Bring out your dead: In recording who's buried where, history comes alive
"Cemetery readers" like Maggie Rail of Spokane, Wa., are helping fill in the blanks of family and community history by figuring out who's buried where.
Pacific NW staff writer
SOME PEOPLE collect spoons. Maggie Rail counts dead people.
Before we go any further, understand that this has nothing to do with hunting ghosts.
Over more than a dozen years traipsing through hundreds of cemeteries and recording hundreds of thousands of tombstones, Washington's unofficial "Cemetery Lady" has never seen or even sensed a single apparition.
She has rarely, in fact, even been creeped out — well, except for those few times when loose dirt above an old, improperly buried pine box gave way, leaving Maggie Rail quite literally with one foot in the grave of a body whose soul she trusts has long since departed.
Truth is, what drives Maggie, a 79-year-old Spokane widow and retired Lutheran Sunday-school teacher, out into the state's final resting places is a lot more pedestrian.
"Nobody argues with me out there," says Maggie, who does not suffer fools lightly and is quick with an opinion about everything from national-health-care policy to the vigor with which one should strike keys on a church piano. "Nobody talks to me. It's just me and God and the birds and the bees."
"Part of it," she admits, "is just getting out. You're in a safe place. You don't have to worry about anybody. And you feel like you're doing something useful."
That, she is. A determined cadre of hobbyist "cemetery readers" like Maggie has sprung up nationally in the past couple decades, riding a popularity wave of genealogy. Maggie isn't into that to any degree, but understands how her work identifying where people are buried is invaluable to those who are.
Cemetery readers mix historical and shoe-leather research to re-create, as faithfully as possible, a slice-in-time roster of all inhabitants of a given cemetery, many of which have no current, official plot maps or burial records.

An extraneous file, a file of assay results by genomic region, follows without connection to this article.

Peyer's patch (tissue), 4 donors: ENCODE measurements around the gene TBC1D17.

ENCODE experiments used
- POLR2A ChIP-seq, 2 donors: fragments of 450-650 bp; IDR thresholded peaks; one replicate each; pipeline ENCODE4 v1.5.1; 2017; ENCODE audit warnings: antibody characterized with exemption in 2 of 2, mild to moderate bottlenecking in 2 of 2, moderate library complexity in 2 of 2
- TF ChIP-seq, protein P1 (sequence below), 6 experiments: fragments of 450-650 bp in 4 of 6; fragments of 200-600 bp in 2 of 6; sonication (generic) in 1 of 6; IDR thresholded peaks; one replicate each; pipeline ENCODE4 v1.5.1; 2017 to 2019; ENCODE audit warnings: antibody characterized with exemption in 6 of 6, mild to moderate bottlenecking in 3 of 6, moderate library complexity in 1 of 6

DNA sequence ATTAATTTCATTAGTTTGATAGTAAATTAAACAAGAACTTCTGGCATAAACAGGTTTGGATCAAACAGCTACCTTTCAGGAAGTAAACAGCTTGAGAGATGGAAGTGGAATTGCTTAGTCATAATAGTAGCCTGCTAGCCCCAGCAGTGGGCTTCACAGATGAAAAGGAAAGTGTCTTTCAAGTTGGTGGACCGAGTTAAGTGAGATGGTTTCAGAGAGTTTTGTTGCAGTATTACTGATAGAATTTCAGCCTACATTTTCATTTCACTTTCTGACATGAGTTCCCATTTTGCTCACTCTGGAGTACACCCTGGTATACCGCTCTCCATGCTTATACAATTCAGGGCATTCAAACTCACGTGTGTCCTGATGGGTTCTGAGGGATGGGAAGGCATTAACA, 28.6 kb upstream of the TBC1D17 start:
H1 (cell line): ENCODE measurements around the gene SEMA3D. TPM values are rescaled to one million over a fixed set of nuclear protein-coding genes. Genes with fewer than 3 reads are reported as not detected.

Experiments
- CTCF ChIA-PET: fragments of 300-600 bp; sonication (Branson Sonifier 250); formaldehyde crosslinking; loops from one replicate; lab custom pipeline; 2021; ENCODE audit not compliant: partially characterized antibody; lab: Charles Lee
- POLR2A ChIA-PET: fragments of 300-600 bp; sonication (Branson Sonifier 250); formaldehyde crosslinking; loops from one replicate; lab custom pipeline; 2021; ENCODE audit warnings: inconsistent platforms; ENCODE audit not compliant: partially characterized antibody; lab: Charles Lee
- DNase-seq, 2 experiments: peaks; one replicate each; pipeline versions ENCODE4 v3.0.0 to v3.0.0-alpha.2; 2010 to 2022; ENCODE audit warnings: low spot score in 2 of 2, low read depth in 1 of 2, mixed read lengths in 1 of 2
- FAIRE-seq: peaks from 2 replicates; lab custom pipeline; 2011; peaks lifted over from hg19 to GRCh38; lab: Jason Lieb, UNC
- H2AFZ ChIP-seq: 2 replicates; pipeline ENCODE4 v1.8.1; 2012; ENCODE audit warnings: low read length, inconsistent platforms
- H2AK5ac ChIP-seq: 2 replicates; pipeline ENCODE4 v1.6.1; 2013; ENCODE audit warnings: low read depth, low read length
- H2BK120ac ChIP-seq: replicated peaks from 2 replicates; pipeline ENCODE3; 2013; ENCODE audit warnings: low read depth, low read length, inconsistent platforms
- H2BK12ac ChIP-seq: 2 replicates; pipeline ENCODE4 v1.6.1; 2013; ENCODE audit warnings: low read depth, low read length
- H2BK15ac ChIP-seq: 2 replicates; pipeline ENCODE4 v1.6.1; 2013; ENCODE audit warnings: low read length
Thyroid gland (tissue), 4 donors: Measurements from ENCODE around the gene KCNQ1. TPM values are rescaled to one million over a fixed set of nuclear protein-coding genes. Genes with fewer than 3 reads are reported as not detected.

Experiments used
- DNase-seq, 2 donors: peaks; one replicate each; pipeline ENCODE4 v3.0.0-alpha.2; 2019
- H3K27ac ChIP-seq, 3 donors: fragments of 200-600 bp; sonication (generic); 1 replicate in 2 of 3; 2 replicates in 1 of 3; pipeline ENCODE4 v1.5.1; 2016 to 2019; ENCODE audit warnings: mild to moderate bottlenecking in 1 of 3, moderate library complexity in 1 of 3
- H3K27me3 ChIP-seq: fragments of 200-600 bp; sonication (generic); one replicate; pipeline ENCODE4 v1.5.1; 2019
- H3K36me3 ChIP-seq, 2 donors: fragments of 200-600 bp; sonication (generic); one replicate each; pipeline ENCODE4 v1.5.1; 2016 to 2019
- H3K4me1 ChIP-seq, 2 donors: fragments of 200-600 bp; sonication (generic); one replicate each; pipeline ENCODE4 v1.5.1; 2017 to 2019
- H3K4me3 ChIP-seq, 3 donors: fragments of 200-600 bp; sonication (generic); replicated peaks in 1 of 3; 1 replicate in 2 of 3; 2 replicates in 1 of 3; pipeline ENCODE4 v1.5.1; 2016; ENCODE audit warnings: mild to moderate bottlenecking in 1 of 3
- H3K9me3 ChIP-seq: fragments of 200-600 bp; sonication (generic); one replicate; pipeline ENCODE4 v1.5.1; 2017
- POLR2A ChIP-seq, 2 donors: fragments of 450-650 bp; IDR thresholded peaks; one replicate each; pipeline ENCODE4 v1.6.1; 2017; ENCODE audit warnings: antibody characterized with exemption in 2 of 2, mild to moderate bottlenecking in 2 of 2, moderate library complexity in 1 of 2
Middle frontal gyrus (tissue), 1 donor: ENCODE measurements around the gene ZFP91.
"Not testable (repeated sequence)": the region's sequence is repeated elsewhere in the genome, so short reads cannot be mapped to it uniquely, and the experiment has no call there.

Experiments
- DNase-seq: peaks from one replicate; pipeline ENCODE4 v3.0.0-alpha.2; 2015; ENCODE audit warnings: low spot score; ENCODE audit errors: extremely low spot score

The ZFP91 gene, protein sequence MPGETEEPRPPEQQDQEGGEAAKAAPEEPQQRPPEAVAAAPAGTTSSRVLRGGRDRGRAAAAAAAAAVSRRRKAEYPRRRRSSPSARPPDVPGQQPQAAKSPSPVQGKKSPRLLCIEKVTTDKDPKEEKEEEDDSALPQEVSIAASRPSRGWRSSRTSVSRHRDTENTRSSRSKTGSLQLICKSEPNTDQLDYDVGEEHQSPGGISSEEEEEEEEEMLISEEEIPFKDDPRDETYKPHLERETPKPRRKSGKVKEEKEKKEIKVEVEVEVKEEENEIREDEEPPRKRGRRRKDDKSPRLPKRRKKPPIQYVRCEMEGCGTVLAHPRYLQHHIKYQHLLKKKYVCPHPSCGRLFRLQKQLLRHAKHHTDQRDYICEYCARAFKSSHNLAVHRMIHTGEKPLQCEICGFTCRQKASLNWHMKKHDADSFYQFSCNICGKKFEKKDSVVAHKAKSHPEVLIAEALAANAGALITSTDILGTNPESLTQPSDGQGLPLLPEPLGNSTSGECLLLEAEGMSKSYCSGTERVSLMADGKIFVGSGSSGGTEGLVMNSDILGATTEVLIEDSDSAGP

Readers, also known as "recordists," step into that void, walking the grounds and recording each tombstone, complete with birth and death dates or other relevant information, and sometimes mapping the site as well. Maggie enters the names into a spreadsheet — she was an early adopter of the personal computer — then posts them online at a private website, www.interment.net.
The site is one of a mishmash of online resources, some charging fees, but others, like interment.net and Maggie's own site, www.mrail.net, offering free assistance for people seeking the grave of a long-lost relative or historical figure.
Maggie, who began her quest after her husband, John, died 23 years ago, says even she thought the hobby was crazy at first. "But I went out and did one, and I got hooked."
That was probably 500 cemeteries ago; she lost count at 400. Maggie is paid a small salary as editor of interment.net, where she fights constantly to keep her data from being lifted by other website owners who consider it "public record." But all of her recording has been done for free.
Her collection includes most of the cemeteries in Eastern and Central Washington, parts of British Columbia, much of the Idaho panhandle, and a handful in other states and countries.
"I'm an idiot," she says with a healthy laugh. "I can't give it up!"
MAGGIE'S QUEST has put tens of thousands of miles on a succession of Honda Accords. She has taken friends and family members along, but for some reason, they never come back.
"You can't get anything done when you're working with two people, anyway," she says. "If you don't like it, lump it."
These days, the Cemetery Lady is "stuck" in her hometown of Spokane, recording all the gravestones in Greenwood Memorial Terrace, a luscious, sprawling cemetery along North Government Way. This is where Maggie will be buried herself, next to John.
Her headstone is already there and, yes, it is recorded. She has inventoried more than 20,000 graves in Greenwood already, but suspects she's less than halfway done.
"The problem is, I can never be totally finished. They're still burying people."
This, it turns out, is just one of the problems associated with keeping track of who winds up where after they die.
Relatives searching for a family grave encounter a bewildering hodgepodge of jurisdictions and sketchy records.
Washington's first law establishing cemeteries predates the state. A territorial order in 1857 set terms for burial grounds, and many of the state's first official cemeteries were established around then. (Already present, of course, were grounds holding the remains of Native Americans, many buried in long-forgotten sites that date back thousands of years.)